Scott Reddinger’s goals were pretty simple when he started Lockport Community Lacrosse Day in 2012.
How does he excite people about lacrosse? How does he recruit kids to want to play? How does he showcase the sport to the community?
Where Reddinger’s from, Baldwinsville, about 15 miles north of Syracuse, lacrosse is huge. Sometimes even bigger than baseball.
But when he started coaching the boys team at Lockport in 2010, four years after his Division I playing career ended at Canisius College, the school’s lacrosse program was still in its relative infancy. The Lions joined Section VI in boys and girls lacrosse in 2006 after being offered at the school as a club.
“When I came out here I never thought in my wildest dreams that I would be coaching a varsity team my second year teaching,” Reddinger said on April 29 at the sixth annual event. “But when I came out, it was a new program. So after a little bit we said, ‘hey let’s try this day.’
“No one in Western New York does this, from my understanding. And it really was that way of showcasing to the youth here what lacrosse is, to get people excited and to jump-start our summer league programs.”
It’s safe to say he’s accomplished that.
In previous years, with nice weather, the event has drawn more than 500 players and fans to watch all six boys and girls varsity, junior varsity and modified teams compete at Lockport High School.
“All of our teams all play away all at the same time,” Reddinger said. “So if I’m home, the girls are away. So my kids never get to see them play. If my team’s home, my JV team’s away, so they’re never in the same spot. It’s a cool way to showcase that.”
Along with the growth has come a fair share of struggles, though.
“One of the biggest hurdles we overcame a few years ago was not having a modified team,” Reddinger said. “So getting those kids interested over at our junior high school and then coming up was critical for us. We’re starting to see that growth with those modified kids, and we’ll reap those rewards in the next few years hopefully.”
Lockport has already had years of success when it comes to developing basketball, volleyball and track and field athletes, most notably. Giving students the opportunity to start playing lacrosse at a younger age should draw more students to the sport and help them develop their skills as well.
“Lockport has very good athletes. We’ve got great sports programs here for youth already,” Reddinger said. “I think it’s hard to yank kids away from those programs early on. When parents have had their kids playing soccer from the time they were three, or they’re playing baseball from the time they’re six or seven, it’s hard to pull them away.”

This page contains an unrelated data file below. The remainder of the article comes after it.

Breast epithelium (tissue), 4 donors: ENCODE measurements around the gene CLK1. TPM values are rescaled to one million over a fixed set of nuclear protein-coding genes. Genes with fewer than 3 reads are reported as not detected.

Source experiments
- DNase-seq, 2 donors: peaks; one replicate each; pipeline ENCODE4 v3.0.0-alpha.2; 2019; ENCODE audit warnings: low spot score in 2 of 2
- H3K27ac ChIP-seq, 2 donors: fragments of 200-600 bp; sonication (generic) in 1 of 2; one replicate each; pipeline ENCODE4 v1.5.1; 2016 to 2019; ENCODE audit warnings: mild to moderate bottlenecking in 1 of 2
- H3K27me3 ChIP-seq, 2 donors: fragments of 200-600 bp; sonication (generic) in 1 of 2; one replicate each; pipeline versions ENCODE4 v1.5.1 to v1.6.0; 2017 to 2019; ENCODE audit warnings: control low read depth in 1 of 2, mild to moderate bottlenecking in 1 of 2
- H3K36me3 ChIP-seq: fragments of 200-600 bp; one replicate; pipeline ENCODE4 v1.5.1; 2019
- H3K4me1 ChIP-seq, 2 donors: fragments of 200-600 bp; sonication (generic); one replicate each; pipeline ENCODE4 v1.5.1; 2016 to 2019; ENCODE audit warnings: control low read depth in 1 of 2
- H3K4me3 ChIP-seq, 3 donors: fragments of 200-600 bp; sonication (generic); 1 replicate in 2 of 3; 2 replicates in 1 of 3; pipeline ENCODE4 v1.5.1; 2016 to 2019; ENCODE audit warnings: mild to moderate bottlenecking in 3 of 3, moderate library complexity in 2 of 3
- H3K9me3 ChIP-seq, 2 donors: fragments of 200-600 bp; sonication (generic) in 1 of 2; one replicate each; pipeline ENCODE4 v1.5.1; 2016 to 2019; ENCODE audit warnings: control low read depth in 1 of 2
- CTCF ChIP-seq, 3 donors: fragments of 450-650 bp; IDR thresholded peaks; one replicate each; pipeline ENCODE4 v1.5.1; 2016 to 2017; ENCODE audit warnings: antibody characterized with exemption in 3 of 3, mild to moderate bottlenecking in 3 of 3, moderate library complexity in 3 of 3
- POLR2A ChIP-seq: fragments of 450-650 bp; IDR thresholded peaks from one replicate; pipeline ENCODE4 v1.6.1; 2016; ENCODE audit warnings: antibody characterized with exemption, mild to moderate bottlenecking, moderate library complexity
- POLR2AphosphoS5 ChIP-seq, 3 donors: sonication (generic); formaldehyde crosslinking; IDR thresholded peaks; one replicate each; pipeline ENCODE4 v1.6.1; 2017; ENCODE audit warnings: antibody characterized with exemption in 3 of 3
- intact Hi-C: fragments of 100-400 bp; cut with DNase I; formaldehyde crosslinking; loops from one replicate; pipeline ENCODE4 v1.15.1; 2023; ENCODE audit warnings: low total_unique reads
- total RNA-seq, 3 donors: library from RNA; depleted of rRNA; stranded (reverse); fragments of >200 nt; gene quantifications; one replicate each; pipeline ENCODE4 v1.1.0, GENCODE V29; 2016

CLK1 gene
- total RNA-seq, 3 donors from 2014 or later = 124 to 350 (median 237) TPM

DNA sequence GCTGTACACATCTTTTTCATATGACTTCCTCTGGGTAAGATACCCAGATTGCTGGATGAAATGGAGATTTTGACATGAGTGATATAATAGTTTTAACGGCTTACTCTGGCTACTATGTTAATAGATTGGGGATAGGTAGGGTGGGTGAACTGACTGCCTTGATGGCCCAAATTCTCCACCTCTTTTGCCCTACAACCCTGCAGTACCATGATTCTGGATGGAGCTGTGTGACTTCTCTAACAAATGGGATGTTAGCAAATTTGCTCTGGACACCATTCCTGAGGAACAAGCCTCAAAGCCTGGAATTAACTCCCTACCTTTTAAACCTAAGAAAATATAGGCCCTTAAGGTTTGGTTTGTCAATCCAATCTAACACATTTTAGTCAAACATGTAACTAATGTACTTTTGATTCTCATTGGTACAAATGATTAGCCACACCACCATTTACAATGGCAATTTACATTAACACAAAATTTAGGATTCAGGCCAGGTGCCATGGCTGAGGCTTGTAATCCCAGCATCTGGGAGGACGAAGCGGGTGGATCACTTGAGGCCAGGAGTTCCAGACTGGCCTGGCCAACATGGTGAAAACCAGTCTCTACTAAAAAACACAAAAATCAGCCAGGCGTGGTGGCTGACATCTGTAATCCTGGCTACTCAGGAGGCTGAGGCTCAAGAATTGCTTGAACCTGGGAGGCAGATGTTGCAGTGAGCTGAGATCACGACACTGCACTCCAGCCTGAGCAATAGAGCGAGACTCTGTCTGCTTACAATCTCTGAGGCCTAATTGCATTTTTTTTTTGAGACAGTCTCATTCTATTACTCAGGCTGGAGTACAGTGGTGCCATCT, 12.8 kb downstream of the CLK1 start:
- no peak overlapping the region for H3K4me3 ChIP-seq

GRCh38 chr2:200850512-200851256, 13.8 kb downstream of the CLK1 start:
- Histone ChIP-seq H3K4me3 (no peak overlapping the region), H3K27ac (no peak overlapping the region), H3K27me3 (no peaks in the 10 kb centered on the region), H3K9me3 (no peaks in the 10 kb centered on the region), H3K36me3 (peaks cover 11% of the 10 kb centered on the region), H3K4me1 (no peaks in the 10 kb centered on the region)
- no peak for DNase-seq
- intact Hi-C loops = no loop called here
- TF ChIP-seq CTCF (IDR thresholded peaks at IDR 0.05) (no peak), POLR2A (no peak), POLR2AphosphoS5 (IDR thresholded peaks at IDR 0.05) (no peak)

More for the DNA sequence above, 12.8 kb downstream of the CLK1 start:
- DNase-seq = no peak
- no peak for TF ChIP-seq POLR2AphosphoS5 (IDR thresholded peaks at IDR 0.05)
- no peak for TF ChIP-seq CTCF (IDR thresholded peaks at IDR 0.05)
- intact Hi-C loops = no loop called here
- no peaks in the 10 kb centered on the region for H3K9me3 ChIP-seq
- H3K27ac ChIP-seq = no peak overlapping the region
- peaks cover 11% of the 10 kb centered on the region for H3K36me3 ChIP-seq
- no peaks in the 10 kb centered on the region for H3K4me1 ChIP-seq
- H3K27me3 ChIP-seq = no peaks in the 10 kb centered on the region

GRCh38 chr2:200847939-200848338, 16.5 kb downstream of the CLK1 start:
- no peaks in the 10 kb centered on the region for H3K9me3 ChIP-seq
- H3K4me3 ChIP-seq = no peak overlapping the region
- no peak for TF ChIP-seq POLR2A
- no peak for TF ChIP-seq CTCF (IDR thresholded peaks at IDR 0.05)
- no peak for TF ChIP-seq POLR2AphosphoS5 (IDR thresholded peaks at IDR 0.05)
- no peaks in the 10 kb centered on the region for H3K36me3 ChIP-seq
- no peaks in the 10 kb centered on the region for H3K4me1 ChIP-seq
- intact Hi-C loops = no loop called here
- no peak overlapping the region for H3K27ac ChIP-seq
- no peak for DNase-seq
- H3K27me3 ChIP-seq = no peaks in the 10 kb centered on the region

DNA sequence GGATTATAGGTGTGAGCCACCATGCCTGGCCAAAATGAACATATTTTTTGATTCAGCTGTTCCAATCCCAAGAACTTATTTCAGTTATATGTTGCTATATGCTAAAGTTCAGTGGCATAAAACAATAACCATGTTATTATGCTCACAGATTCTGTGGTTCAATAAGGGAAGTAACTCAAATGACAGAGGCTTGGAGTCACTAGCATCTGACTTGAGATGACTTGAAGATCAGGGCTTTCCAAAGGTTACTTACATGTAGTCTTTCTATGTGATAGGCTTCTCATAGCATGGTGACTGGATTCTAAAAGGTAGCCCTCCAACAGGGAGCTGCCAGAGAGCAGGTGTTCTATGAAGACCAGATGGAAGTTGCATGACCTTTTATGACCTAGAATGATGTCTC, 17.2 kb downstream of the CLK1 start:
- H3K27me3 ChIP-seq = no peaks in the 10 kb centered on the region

If kids are deeply ingrained in one sport, that might not leave enough money in their family’s budget to have them participate in another.
“One of the things that we struggle with up here in Lockport sometimes is some of the poverty that our kids are stricken with, so we’ve always tried to find ways to get them involved,” Reddinger said. “But lacrosse can be an expensive sport at times, especially with all the required gear, so we’re at a disadvantage there.
“But right now we’re getting ready to have our second annual alumni game. We’re starting to see kids coming back. We’re starting to see older brothers passing on sticks to younger brothers, to cousins, and we know that it’s going to take time. It’s not an over-the-night process. It’s going to have to be 20 or 30 years.”
Lockport Community Lacrosse Day is certainly a fundraiser for the school’s programs to help offset some of those costs, but it’s also a date that players circle on their schedules at the beginning of the season.
“We tell our kids to come out, have fun and enjoy it,” Reddinger said. “And they look forward to it every year. In the case of today, I think a lot of our teams lost. These losses are much more disappointing to them because of the day. It’s something that they just gravitate to and look for.”
The event itself has been a win for the lacrosse program, but it hasn’t translated to much success on the field as of yet. The best record the boys team has had in Reddinger’s tenure was 6-11 in 2010. The Lady Lions went 9-6 in 2013, but have had a losing record every other season.
Still, aside from wins and losses, Reddinger’s witnessed the success this event has had on his program firsthand. Now he’s waiting for the day when his coaching counterparts create their own spin on his idea.
“I’d love to see other places do it,” Reddinger said. “Section VI lacrosse coaches always talk about Western New York lacrosse and growing Western New York lacrosse. Everything that we do is about growing the sport in our area and drawing awareness to it.
“I hope that somebody takes this idea and says, ‘hey coach, we love your idea. What did you do? How did you do it? How does it work scheduling-wise? We’d love to run the same thing.’ I hope someone runs with it at some point.”